Saving for college and retirement at the same time -

Saving for college and retirement

Jane Ludwig and her husband needed some help figuring out how to fund competing financial goals.

They want to save for retirement, but they also want to put their kids through a parochial school and hopefully pay for their college.

Nathan Bachrach worked on a financial plan. He put down on paper how much money they make, how much they have saved, and what it will take to pay for all of their goals.

"You could actually put both of your kids through private high school," said Bachrach. "That's good news, but the problem is college."

Putting everything on paper made it clear to the Ludwig's that they need about $15 ,000 more per year if they want to fund their own retirement, pay for private high school and pay for their children's college.

If they don't pay for their children's college, they are doing very well financially.

"If I stay on track, keep putting the 16 percent of my salary in the 401k, retirement will be okay, so that's comforting to me," said Jane Ludwig. 

Here are some things that you should have in your financial plan:

Have a budget, because all things flow from the monthly cash flow.

Think about savings and investing.

Think about taxes and insurance.

Bachrach found that the Ludwig's are uninsured. Bachrach recommends that parents with young children need to have enough life insurance to replace their income and cover expenses if they were to die. Since Jane and her husband both work, they should both have life insurance policies. He recommended a "term life," holding it just long enough for their kids to grow up and leave the home.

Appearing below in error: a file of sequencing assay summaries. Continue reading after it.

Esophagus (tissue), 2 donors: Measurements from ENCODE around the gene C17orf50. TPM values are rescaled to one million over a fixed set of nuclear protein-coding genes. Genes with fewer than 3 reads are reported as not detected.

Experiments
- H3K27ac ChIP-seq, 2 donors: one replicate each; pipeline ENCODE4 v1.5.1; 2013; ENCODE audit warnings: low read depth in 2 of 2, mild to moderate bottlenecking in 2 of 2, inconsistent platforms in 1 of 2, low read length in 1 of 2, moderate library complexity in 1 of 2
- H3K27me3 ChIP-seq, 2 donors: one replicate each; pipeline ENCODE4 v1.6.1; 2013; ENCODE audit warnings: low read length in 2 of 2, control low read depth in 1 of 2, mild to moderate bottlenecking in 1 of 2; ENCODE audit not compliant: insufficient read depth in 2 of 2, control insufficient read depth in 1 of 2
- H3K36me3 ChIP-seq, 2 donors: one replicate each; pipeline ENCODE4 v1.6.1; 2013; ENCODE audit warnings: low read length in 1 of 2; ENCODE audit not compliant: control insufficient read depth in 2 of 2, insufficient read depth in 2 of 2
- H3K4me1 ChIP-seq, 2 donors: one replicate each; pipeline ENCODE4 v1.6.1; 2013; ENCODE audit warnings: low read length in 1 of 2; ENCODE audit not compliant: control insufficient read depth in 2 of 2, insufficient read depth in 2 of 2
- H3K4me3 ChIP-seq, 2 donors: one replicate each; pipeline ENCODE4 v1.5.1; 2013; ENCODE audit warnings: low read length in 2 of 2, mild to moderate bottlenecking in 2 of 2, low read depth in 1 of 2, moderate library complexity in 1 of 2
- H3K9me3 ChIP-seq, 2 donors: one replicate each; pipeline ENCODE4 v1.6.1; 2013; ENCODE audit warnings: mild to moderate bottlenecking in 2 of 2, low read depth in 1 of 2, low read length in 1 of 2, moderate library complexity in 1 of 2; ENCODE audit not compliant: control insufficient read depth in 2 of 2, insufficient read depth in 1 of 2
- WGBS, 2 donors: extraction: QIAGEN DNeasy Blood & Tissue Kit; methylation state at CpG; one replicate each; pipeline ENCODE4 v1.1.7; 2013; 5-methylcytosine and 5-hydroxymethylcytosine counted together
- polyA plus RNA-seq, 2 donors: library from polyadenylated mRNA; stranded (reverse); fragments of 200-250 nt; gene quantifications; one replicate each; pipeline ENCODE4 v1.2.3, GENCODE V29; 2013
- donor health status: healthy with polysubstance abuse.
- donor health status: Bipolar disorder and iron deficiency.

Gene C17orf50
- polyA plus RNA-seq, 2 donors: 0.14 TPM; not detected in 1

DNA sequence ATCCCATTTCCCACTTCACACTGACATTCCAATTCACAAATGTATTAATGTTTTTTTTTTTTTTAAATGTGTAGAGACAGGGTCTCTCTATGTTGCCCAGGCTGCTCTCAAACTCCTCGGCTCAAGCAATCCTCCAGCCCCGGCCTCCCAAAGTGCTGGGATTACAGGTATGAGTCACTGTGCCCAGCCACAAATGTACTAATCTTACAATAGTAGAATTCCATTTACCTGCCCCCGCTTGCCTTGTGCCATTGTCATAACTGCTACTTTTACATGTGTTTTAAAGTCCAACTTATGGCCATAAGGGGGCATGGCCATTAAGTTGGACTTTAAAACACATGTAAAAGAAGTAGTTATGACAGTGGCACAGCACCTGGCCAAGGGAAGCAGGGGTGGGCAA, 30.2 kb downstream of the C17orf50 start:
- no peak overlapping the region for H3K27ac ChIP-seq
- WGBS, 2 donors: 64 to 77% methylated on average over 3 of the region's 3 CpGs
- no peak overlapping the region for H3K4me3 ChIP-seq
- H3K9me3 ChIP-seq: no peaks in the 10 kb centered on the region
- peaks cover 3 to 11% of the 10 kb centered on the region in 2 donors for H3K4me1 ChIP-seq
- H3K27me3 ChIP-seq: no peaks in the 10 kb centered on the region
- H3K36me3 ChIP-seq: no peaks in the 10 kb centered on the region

"But term insurance, it just, you pay all that money and then you don't die and it's, like, a waste," said Ludwig.

For most people, term life insurance is a much better deal than whole life insurance. Whole life insurance typically combines life insurance with some sort of investment vehicle.

One of the more difficult parts of building a financial plan is building a budget, is if the money going out exceeds the money coming in then you either cut costs or make more money.

For families like the Ludwig's, with cost that are fairly fixed, cutting back dramatically would be tough.

"I'd cut out going to eat, which we don't do anyway. Chris would give up his trips, but that's not going to generate eight or nine thousand dollars," said Jane Ludwig.

If the Ludwig's want to pay for their children's college, that's going to mean that someone needs to earn more money. That may mean that Jane Ludwig's husband may need to take an extra shift at the lab where he works. But now, the numbers don't add up to reach all of their goals on their existing income.

"If you try to do everything, you run out of money," said Bachrach.

When comes to paying for college, there are plenty of options. Next week Nathan Bachrach sits down with the Ludwig's to discuss the best strategy for covering at least some of the college cost for their two children.

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